Looking at the current context for clean energy, and how Washington can continue on its leadership path in the face of changing market dynamics.
  • The Business of Renewable Energy
    Advancing the professional level of the industry with discussions on the market and nuts-and-bolts issues related to energy project development.
  • The Business of Energy Efficiency
    Exploring how to increase the penetration of energy efficiency through policy, finance, and market
  • Energy Technology Innovation
    A look at the leading edge of clean energy technologies.

Presented by the Northwest Environmental Business Council (NEBC) and the Washington Dept. of Commerce.

Full information & registration
here or at

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There’s gold in your gray water

An inside look at the rainwater capture system's holding tank

An inside look at the rainwater capture system’s holding tank

Along with a new age of sustainability comes new interest in gray water recycling and rainwater capture systems.  These systems capture water from your house’s bathroom sinks, showers and rainfall then reuse it to irrigate the lawn and flush the toilets.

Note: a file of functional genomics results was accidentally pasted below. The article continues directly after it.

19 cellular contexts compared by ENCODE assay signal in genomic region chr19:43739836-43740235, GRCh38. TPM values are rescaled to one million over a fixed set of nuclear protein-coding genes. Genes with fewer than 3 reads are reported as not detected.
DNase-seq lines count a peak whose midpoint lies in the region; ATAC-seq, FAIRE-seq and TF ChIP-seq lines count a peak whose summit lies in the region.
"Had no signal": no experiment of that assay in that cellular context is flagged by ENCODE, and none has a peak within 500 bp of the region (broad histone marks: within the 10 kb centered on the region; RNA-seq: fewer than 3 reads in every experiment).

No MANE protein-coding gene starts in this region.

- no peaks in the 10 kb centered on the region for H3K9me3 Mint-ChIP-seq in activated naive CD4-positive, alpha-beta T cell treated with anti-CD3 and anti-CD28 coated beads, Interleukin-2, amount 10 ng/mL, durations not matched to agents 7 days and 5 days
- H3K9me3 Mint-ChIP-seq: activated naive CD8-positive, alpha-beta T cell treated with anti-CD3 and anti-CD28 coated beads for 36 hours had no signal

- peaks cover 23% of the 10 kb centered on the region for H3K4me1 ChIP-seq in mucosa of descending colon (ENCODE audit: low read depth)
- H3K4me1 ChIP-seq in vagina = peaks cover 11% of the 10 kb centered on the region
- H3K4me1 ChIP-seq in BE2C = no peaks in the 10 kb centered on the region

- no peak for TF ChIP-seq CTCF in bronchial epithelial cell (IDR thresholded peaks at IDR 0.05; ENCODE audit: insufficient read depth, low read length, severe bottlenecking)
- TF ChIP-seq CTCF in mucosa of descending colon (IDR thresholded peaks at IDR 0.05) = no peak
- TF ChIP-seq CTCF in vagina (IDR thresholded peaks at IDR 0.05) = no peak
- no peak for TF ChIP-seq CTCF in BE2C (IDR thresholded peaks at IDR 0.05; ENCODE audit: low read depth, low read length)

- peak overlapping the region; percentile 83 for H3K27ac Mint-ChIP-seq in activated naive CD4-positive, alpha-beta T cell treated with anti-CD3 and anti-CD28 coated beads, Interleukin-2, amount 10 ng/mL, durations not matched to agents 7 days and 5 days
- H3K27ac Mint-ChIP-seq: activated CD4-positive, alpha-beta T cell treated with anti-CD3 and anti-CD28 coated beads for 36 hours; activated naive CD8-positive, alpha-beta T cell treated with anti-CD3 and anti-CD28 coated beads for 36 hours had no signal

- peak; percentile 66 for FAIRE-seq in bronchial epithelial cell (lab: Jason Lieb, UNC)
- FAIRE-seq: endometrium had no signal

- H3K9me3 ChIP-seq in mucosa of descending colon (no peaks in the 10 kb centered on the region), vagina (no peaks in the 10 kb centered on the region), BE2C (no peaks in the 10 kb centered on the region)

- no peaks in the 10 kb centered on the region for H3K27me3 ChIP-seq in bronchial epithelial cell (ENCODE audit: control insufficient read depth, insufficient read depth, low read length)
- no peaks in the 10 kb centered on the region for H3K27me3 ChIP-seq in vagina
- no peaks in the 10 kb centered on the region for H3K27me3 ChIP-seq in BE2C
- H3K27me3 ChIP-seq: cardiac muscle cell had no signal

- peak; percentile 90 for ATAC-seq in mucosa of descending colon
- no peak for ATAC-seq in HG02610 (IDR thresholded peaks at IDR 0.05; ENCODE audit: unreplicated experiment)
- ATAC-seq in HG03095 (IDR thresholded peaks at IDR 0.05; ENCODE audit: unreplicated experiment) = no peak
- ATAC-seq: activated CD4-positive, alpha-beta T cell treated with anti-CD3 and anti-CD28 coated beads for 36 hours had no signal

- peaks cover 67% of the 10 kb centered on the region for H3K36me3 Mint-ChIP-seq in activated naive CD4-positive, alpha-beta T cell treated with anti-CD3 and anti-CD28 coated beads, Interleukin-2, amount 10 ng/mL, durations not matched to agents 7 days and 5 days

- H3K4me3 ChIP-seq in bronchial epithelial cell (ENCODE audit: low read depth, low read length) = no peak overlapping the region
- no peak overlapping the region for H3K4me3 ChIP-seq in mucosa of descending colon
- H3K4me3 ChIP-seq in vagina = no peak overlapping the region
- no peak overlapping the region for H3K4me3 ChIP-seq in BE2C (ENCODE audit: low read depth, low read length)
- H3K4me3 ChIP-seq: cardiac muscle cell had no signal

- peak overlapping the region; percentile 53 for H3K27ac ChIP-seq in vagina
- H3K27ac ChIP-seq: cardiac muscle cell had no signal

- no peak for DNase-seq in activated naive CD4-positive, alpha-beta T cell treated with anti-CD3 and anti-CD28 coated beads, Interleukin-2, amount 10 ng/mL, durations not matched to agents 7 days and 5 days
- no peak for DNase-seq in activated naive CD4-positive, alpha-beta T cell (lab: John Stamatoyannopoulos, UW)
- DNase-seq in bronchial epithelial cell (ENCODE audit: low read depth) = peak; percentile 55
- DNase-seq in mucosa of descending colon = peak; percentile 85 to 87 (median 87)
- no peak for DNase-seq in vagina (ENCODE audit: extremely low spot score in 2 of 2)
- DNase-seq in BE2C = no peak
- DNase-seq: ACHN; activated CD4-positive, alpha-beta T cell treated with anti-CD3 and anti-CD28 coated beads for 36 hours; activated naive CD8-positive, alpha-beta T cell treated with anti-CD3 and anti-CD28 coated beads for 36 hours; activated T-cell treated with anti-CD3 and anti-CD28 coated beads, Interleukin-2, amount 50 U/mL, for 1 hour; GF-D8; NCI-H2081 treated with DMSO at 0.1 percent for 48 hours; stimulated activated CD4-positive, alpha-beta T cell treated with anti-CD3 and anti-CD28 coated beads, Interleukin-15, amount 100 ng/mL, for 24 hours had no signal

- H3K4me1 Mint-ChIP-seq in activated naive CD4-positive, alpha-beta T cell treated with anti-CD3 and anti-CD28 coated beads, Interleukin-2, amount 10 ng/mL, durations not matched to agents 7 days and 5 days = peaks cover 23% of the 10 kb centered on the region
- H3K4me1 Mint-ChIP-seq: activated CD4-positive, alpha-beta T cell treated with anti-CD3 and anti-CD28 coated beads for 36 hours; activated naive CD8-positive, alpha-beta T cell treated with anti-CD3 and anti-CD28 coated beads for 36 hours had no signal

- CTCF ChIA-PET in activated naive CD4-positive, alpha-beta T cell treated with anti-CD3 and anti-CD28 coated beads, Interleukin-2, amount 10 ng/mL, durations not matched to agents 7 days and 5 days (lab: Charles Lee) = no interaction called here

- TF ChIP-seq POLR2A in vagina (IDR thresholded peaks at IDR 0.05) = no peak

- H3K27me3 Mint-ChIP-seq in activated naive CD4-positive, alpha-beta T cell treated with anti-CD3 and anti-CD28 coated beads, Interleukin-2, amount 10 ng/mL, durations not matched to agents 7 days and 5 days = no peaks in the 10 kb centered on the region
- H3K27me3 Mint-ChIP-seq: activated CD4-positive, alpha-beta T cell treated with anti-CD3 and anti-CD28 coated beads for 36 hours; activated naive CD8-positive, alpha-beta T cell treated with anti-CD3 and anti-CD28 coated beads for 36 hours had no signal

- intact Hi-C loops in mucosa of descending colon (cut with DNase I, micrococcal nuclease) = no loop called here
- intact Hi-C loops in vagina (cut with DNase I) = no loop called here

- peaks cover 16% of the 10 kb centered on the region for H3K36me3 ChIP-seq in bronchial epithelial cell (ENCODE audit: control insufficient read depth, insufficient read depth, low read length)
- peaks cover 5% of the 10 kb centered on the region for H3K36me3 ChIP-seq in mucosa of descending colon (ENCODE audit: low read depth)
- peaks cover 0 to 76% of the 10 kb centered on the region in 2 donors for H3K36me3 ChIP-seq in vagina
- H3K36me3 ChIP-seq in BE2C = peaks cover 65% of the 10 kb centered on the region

The engineering behind the effort can be tricky, but in the simplest terms it goes like this: water from the “gray water sources” gravity-flows into a collection basin. A pump in the basin then pushes the water through a filter and disinfection array and into a storage tank.  The water in the storage tank is periodically circulated to keep it clear and bacteria-free. Finally, a pressure controlled pump automatically delivers recycled water to your irrigation system when your irrigation timer activates. It’s simplistically complex.

Whether on a household level or a commercial level, many have decided to invest in the water conservation effort.  Gray water recycling and rainwater capture systems can save 50 to 70 percent of a family’s monthly water usage. You’ll save that same 50 to 70 percent on your water bill.

How much does it cost to install? Do-it-yourself systems start at $3,500.  Systems for average sized homes start at $11,000.

To learn more, visit

A small, home-installed system

A small, home-installed system



A 10,000 gallon holding tank for a rainwater capture system being buried underground at the Santa Monica Library


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How to prepare for the LEED exam

The following post is by Jess Foster:

iStock_000063149081_DoubleCongratulations on your decision to pursue a LEED Credential. These are the most sought after credentials in the green building industry by employers. A new study by Burning Glass Technologies shows that demand for LEED Green Associates and LEED APs has grown 46% in the last 12 months, so you’ve picked a great time to join in on this growing marketing need.